Microsoft Surface 3 LTE Review

Microsoft Surface 3 LTE Review
Microsoft Surface 3 LTE Review
Microsoft Surface 3 LTE Review
Microsoft Surface 3 LTE Review
Microsoft Surface 3 LTE Review
Introduction


Remember Windows RT? We certainly do, but we don’t miss it at all. Microsoft tried to do something different when they first introduced its Surface tablets by reserving the full-blown desktop experience to its Pro line – and the tablet-optimized experience with its standard, non-Pro versions of the Surface. It resulted in the first Microsoft Surface, and subsequently, its successor in the Surface 2. Apparently, consumers didn’t take too kindly of Windows RT’s limiting experience, especially when other PC makers eventually offered cheaper tablets that ran the full Windows experience. For its latest offering, the Surface 3 ditches Windows RT altogether and takes nearly everything we love about Surface Pro 3, but presents itself as a more affordable package.

The package contains:

  • Microsoft Surface 3 LTE
  • microUSB power supply
  • Quick start guide
  • Safety & warranty documents

Design

Staying true to the Surface lines’ foundational design traits, it’s a full-blown PC in a liberating, compact package.

Microsoft didn’t change up the recipe with the Surface 3, as it employs the same angular design language of its predecessors. It’s seriously a design we all know and associate with the Surface line, evident in its magnesium chassis and adjustable kickstand. While it’s far more liberating to carry around than other laptops and ultrabooks, it’s still thicker and heavier than some of today’s prized tablets. To its credit, though, we’re gladly accepting of its size considering it attempts to be more of a hybrid mobile computing device running full Windows 10, than say, your ordinary touchscreen-only tablet.

The kickstand continues to give the Surface 3 more versatility than some other tablets, since it provides us with a hands-free video watching experience, but there are now offers 3 preset angles – with one of them giving us the necessary angle to use it in our lap comfortably. One notable change to the design is the decision to go with a standard microUSB port for its charging, as opposed to the proprietary magnetic connections we’ve come to see in the series. The good in this is that it’s an easy replacement in the event it goes bad or goes missing, but it doesn’t offer the same safety protection as the magnetic connection if it’s accidentally yanked off. With the LTE version, there’s a SIM slot located on the bottom left area of the tablet.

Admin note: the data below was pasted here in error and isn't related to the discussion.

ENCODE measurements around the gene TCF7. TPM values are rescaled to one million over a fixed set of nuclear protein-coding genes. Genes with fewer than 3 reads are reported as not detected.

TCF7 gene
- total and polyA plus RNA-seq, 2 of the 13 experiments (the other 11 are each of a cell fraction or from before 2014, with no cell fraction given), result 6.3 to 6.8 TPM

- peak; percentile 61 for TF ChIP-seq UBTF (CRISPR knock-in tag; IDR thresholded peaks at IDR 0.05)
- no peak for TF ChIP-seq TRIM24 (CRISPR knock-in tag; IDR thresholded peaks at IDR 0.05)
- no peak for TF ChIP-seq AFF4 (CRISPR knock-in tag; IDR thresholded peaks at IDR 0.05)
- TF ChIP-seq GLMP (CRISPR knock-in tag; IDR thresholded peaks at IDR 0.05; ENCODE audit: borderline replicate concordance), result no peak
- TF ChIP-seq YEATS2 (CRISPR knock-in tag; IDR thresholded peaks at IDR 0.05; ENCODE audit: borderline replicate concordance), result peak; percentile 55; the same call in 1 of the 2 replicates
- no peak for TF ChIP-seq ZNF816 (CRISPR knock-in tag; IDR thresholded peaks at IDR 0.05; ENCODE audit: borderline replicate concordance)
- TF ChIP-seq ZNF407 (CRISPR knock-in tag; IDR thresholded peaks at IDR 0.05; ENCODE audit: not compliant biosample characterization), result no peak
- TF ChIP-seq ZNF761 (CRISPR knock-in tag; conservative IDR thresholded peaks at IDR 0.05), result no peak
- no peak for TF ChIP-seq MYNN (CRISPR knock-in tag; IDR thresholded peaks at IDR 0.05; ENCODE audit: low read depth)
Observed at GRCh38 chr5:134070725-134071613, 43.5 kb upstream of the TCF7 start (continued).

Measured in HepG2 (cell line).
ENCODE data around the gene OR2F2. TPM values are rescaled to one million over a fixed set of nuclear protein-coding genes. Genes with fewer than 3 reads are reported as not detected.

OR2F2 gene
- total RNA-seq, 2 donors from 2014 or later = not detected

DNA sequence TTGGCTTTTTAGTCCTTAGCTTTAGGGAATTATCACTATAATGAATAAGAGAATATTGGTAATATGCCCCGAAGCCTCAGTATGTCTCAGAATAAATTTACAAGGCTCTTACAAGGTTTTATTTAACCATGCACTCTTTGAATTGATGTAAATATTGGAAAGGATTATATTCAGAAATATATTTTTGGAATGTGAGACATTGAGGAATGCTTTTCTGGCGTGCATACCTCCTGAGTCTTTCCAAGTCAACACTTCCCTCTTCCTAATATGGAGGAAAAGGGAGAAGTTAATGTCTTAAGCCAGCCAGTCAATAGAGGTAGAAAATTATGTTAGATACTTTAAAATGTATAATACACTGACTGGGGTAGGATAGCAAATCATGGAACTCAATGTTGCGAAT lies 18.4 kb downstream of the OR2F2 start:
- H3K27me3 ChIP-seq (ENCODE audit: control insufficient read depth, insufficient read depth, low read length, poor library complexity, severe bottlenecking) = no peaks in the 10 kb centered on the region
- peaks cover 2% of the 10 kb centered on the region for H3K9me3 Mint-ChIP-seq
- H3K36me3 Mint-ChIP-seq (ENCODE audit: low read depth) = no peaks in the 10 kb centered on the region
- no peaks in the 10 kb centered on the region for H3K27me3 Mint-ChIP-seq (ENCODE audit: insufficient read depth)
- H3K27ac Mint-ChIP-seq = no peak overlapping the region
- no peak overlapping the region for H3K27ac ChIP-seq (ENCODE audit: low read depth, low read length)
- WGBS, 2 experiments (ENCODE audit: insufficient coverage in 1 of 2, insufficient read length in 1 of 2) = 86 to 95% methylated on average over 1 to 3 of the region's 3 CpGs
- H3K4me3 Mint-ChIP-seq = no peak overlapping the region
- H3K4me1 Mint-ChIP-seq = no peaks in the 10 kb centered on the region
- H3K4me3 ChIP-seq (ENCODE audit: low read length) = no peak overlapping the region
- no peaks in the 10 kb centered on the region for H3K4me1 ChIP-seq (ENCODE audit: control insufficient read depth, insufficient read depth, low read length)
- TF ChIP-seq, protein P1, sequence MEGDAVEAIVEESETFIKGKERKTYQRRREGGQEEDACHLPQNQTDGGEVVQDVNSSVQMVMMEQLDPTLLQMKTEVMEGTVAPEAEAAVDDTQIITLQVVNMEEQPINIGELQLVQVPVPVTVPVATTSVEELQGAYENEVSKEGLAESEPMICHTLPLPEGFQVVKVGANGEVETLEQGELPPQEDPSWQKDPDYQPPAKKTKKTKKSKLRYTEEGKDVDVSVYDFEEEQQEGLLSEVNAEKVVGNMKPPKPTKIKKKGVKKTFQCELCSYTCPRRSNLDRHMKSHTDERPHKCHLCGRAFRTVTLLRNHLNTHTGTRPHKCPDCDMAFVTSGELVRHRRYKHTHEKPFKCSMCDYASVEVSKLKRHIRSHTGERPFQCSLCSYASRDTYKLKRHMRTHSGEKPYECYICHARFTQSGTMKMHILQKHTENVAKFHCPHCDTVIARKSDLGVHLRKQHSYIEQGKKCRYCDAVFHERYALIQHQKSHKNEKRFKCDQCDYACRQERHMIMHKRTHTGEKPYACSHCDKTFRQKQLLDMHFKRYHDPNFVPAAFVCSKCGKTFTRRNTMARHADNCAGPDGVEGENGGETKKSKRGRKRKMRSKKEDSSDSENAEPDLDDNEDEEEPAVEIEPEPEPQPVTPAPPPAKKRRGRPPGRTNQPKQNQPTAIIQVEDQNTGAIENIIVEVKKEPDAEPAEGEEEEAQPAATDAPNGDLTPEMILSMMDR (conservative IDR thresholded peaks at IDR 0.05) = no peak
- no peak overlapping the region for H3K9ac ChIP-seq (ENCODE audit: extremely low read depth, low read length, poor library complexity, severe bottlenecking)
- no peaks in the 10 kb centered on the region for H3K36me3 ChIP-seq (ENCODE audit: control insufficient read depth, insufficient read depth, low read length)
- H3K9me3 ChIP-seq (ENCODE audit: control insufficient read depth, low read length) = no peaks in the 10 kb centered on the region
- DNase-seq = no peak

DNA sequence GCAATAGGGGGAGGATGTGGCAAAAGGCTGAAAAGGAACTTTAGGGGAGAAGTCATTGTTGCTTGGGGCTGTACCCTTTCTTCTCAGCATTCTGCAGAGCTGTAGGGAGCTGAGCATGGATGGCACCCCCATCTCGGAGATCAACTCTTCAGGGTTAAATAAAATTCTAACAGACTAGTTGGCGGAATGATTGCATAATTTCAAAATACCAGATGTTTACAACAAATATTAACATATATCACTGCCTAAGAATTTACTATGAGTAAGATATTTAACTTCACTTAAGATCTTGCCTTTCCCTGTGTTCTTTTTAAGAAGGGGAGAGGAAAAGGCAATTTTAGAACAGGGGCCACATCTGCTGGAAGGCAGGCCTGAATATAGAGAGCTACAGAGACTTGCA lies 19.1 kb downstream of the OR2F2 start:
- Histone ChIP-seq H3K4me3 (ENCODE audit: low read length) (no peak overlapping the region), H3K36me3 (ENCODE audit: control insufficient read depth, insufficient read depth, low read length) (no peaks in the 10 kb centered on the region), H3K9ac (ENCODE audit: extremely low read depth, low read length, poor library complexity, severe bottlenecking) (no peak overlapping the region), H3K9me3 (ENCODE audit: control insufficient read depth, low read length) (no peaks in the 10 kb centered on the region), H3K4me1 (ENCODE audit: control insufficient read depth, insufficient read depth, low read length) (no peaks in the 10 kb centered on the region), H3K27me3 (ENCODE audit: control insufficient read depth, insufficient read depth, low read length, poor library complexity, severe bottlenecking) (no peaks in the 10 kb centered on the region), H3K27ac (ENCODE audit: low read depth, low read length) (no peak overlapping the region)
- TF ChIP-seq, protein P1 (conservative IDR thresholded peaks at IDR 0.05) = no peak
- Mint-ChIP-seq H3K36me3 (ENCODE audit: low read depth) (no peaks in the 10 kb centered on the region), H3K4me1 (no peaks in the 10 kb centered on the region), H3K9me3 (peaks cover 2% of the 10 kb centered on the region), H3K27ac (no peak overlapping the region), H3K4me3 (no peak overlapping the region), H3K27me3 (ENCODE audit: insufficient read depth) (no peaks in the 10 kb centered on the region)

Microsoft Surface 3 LTE Review
Microsoft Surface 3 LTE Review
Microsoft Surface 3 LTE Review
Type Cover


Transforming the Surface 3 from a tablet to a hybrid laptop is achieved by picking up the any of the Type Covers, which is great if you prefer the usual typing experience over touch interaction. The chicklet styled keys might make the layout cramped, but it at least offers reasonable tactility and travel to make typing very smooth and natural. And oh yeah, it’s back-lit too!

At the same time, the Type Cover doubles as a useful protective cover for the screen, and automatically turns off the screen when it’s closed over. However, it costs an additional $130 to pick it up, which undoubtedly jacks up the Surface 3’s ownership cost if you choose to go with this traditional typing experience.

Surface Pen


And there’s also the Surface Pen! Aside from being a useful thing for jotting down notes, its other purpose is to act almost like a mouse with its hovering and right click functions.

Now that the magnetic connection for the charging port is no more with the Surface 3, it means that we’ll have to be extra cognizant where we place the Surface Pen when it’s not being used – or just attach it to the Type Cover by fastening it into the small groove on the keyboard. Just know you’ll need to dish out an additional $50 to pick it up.


 

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Display

Aside from its weak brightness output, the screen actually carries several high-quality characteristics.